I should like at least to thank you for the great pleasure your book gave me… As a contrast to prevailing conceptions of history and historiography, I loved every bit of the faintly melancholy irony with which in the last analysis you view the whole problem of history and narration, though you never for a moment flag in your endeavor to do what you have recognized to be fundamentally impossible, that is, to write history. To me, who differ from you in many respects and have been molded by different origins, just this is profoundly congenial, for I well know that it is to attempt the impossible, while knowing it to be impossible, to take the tragic actively upon oneself. Besides, this quiet book comes as a god-send in times so cluttered with stupid current events!

Mann’s novel was met with harsh criticism, which rendered Hesse’s encouraging letter particularly vitalizing for the author — in a letter sent a few days later, Mann speaks to the power of kindness amid criticism, which all who have endured such public attacks appreciate deeply when present and long for painfully when absent:

[You] can imagine the insolence and stupidity with which the reviewers, almost without exception, have reacted to the book. It is both pitiful and shocking to observe such — by now unconscious — intellectual submissiveness and emasculation in men one has known. The kindness and acuteness with which you have responded … has moved me deeply, and I thank you from the bottom of my heart for your comforting lines…

In the same letter, Mann adds a sentiment as true of the art of appreciation as of art itself:

When you come right down to it, the beautiful exists only in such traces of dream-daring, which a work of art brings with it from its spiritual home.

In May of 1934, Mann returns the gesture after reading Hesse’s novella “The Rainmaker,” which Hesse would later incorporate in his last novel, The Glass Bead Game, published in 1943 after a decade of rejections due to Hesse’s anti-Nazi convictions:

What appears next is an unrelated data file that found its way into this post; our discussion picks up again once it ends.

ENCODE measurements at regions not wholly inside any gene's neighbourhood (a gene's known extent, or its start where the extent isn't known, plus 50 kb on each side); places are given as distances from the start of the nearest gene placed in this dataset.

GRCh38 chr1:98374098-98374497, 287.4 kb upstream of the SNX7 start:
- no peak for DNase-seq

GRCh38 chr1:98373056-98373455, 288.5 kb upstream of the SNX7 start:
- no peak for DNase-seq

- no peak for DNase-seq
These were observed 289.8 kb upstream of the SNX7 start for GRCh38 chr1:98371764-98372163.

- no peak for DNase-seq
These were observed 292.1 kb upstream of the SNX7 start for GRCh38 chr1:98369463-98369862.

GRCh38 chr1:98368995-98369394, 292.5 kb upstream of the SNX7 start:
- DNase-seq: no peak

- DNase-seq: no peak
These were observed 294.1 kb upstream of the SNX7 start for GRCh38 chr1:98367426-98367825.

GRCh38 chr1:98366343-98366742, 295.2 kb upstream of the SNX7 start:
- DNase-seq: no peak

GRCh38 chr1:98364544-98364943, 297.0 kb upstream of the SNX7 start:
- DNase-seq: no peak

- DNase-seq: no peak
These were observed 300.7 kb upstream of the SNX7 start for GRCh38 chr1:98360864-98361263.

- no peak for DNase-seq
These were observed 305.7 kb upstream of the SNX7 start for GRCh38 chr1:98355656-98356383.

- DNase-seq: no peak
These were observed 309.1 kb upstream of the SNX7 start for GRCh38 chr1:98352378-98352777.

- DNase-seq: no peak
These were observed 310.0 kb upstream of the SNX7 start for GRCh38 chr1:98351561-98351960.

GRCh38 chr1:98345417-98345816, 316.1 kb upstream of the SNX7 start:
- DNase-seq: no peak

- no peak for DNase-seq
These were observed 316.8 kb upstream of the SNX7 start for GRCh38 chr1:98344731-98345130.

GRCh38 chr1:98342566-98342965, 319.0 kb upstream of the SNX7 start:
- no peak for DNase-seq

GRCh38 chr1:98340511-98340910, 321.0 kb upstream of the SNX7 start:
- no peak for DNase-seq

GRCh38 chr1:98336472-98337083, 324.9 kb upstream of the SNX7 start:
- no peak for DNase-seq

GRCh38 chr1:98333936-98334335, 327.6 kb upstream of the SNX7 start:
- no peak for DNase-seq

What a beautiful piece of workmanship your novella is — there is no longer anything like it in Germany. And how humanely it deals with the primitive era, without groveling to it, as it has become so inanely fashionable to do. The “much larger whole” of which this is a part will be magnificent work! — I take my leave with hearty congratulations!

In August of the same year, after Hesse sends Mann a small selection of his poetry as a gift, Mann — who by that point had grown gravely dejected and disheartened by the Nazi’s rise to power — responds with exuberant appreciation:

What a treasure trove of melodies! What pure art! A true comfort to the languishing soul. These words have a general validity, but I also mean them personally, not easy by way of an excuse for this niggardly expression of gratitude. I am in the midst of a grave crisis, both in my life and in my work. I am so plagued by the happenings in Germany, they are such a torment to my moral and critical conscience, that I seem to be unable to carry on with my current literary work.

And yet carry on he does, encouraged by Hesse. Several months later, Mann sends to his friend and champion the ultimate note of appreciation-for-appreciation, speaking to this enormously vitalizing virtuous cycle of mutual respect and admiration that is available to all who choose to welcome and celebrate one another’s kinship of spirit:

My emotion and joy were great and proved to me once again how profoundly receptive I am to kindness and understanding. How could I help taking pride in the good opinion of a man whose art and thinking I approve with all my heart?

Although The Hesse/Mann Letters is long out of print, used copies are still available and are very much worth the hunt — to witness two great minds and expansive spirits come together around art, literature, politics, and philosophy is nothing short of a gift.


Published October 8, 2014

https://www.brainpickings.org/2014/10/08/hermann-hesse-thomas-mann-appreciation-letters/